This study provides an in-depth treatment of the global newspaper publishing market and its evolution, with a particular view on the development of online news and related challenges.
News creation and distribution were affected by new technologies such as radio and TV and by changing readership habits long before the Internet emerged. However, in recent years access to a wide number of online news sources, the decline of newspaper readership and advertising and classified revenues have considerably affected the newspaper industry in most OECD countries...
Independent journalism and news distribution play an indispensable role in informing citizens. They are a pillar of public life and pluralistic, democratic societies. At their best, they are a source of reliable, quality information that people trust and understand.
The Evolving Newspaper Publishing Industry
After an introduction to the evolution of news provision, Chapter 1 provides available metrics and analysis on the state of the newspaper industry, first comparing its overall size and comparing various OECD markets and second by analysing recent newspaper market developments. A few countries are analysed in more depth to give regional examples. The effects of the economic crisis are also assessed.
The Value Chain and Economics of the Traditional Newspaper Industry
Chapter 2 sheds light on the value chain of the traditional newspaper industry and its underlying economics. This facilitates the understanding of cost structures relating to news gathering, printing and diffusion and provides a basis for the discussion of online news value chains discussed in Chapter 3.
This chapter elaborates on the main online news sources. Where available, quantitative information on online news outlets and their usage will be presented, including number of sites and revenues generated.
The Future of News Creation and Distribution
The impacts of the changing media landscape on news are pulling in two opposite directions and analysis often weighs to one extreme or the other. One extreme is that online and other new forms of more decentralised news will finally liberate readers from partisan news monopolies which have tended to become more and more concentrated and to dominate the production and access to news. The other extreme is that the demise of the traditional news media is before us (partially caused by the rise of the Internet) and with it an important foundation for democratic societies is at risk. This chapter summarises some of the most important arguments of the debate.
Business and Policy Issues
Given the central role of impartial news for democratic societies, the evolutions, its creation and distribution are a matter of public interest. A number of topics are arising which are increasingly at the heart of government attention, related enquiries but also specific actions. Discussions on new business models for monetising content, the role of non-profit foundations to support independent newsgathering and dissemination are ongoing in all OECD countries. In many of these fields, news organisations, civil society and governments will have to balance objectives to sustain a healthy news industry, on the one hand, and to preserve the independence of the press, on the other hand. Moreover, given the increased convergence of the news environment, the regulatory equality across technological platforms or the lack thereof is at stake. The question is whether advantages, rules and obligations applicable to newspapers or even broadcasters should also apply to online news providers, and whether the latter should have a special status. The final chapter of this study will put forward and elaborate on challenges and issues in question. It will start by providing an overview of traditional news and newspaper policies. Then it will assess current policy actions and options by reviewing concerns and activities in OECD countries. This chapter also assesses some policy topics in greater detail.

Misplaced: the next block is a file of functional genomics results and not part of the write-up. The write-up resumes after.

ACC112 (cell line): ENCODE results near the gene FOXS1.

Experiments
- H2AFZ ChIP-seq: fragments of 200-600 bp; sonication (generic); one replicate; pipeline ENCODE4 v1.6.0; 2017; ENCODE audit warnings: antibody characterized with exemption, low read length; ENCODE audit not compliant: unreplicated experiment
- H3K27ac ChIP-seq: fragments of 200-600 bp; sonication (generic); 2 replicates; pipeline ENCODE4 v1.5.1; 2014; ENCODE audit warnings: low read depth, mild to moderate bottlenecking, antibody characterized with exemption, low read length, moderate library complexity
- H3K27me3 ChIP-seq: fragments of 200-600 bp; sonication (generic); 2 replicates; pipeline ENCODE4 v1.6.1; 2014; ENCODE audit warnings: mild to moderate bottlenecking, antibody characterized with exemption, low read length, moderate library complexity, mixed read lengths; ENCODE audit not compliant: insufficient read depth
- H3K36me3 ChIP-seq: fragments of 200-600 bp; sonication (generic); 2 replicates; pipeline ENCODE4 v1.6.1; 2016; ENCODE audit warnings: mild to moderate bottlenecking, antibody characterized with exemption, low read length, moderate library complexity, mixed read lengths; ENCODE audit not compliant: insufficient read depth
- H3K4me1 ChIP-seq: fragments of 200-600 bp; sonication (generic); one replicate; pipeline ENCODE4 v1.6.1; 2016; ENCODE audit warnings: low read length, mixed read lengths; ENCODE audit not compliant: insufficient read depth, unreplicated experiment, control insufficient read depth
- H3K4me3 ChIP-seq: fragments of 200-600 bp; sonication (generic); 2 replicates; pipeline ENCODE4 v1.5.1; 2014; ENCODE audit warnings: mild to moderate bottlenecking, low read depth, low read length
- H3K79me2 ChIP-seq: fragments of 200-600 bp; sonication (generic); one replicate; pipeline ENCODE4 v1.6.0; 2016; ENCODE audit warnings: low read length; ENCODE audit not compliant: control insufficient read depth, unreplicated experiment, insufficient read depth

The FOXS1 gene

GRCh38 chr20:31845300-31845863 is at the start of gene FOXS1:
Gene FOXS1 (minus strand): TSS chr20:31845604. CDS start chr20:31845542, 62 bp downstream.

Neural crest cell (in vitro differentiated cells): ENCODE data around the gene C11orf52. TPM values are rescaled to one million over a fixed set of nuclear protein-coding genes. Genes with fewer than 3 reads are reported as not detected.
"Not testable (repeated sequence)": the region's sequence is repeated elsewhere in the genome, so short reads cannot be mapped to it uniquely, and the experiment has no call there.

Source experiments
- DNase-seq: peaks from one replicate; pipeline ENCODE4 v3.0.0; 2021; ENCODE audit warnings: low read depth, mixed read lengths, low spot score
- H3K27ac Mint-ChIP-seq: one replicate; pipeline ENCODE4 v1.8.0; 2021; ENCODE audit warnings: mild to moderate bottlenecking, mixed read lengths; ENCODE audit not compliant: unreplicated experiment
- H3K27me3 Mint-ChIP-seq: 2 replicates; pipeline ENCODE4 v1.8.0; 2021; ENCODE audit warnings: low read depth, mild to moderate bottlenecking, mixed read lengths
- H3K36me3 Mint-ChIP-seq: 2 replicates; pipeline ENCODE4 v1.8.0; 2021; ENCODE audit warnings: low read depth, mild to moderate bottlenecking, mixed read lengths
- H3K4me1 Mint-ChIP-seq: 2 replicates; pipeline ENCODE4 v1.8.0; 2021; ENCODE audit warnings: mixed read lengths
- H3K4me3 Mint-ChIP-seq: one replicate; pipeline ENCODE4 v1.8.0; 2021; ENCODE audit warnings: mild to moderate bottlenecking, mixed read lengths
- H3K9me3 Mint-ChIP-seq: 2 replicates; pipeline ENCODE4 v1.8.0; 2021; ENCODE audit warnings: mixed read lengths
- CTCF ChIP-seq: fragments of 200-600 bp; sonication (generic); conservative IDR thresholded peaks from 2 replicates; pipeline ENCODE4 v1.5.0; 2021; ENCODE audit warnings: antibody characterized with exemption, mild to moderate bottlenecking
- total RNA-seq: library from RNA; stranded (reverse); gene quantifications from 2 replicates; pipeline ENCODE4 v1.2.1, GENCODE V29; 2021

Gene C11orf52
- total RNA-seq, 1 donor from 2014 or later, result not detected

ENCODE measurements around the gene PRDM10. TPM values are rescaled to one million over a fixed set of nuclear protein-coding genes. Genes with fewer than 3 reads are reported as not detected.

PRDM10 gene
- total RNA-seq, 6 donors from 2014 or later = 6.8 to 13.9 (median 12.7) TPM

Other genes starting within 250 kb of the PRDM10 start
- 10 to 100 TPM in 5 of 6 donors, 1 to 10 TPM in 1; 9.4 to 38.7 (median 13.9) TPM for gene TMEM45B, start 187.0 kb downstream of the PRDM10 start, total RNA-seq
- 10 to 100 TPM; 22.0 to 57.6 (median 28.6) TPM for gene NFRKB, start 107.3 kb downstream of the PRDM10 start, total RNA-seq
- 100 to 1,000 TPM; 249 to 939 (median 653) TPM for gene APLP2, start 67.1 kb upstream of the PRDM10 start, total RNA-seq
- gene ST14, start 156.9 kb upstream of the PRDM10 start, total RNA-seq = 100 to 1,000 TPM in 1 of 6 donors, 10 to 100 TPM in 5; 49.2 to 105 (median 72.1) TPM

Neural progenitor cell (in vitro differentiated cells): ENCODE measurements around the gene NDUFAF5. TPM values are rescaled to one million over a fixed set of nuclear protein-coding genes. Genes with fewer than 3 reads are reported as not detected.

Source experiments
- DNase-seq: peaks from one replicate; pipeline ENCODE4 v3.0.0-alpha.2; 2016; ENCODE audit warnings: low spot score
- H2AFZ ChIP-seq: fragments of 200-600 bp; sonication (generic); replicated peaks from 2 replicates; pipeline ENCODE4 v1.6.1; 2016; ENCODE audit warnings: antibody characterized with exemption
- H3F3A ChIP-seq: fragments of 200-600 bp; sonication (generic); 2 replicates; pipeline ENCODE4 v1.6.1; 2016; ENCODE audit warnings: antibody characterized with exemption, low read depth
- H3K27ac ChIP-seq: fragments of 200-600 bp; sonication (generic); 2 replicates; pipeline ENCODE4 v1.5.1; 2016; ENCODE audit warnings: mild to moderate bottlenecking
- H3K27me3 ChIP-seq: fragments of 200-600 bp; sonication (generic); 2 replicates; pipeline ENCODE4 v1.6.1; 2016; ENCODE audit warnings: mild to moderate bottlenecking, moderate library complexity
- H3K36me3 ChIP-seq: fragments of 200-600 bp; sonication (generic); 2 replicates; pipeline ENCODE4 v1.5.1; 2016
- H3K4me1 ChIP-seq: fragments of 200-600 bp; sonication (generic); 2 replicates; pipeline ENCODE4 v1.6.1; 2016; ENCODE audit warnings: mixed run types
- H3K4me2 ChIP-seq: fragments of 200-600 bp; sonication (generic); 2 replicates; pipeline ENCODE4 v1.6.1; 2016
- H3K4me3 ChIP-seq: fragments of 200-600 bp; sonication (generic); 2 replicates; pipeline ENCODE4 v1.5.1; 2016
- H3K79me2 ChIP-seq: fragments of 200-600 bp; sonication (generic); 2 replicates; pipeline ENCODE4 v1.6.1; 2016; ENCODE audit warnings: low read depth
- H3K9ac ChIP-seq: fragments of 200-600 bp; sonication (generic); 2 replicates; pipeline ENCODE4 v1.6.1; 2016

Measuring the size and development of the newspaper industry is complicated by the unavailability of official statistics on newspaper sales and reach (circulation or readership) and revenues (including advertising revenues). Only a few countries such as France offer figures on revenues, reach and advertising which are collected and published by official sources. Most other figures come from national newspaper associations or consultancies and are often based on different definitions and methodologies, although the World Association of Newspapers (WAN), for example, tries to harmonise and publish the data of national associations in a comparative way. While having an interest in shedding light on a possibly grave downturn of newspaper readership (also to attract government policy attention), the newspaper industry and relevant associations are also eager to cast the newspaper market development in very positive and resilient light to avoid a further disinterest by advertisers. In that light the industry has tried to adapt its methodology to reflect readership rather than newspaper circulation. However, readership figures depend on readership surveys which vary greatly between and within countries and often lead to inconsistent results. Frequently readership calculations from one survey are different from those of another survey. Newspapers are also increasingly eager to measure their combined offline and online readership and audience. As shown below properly capturing online audiences and revenues is also a very difficult task. A commonly accepted good practice of readership or reach combining offline and online has not yet emerged but newspaper associations and advertisers are working on this in conjunction with Internet traffic measurement firms and others.
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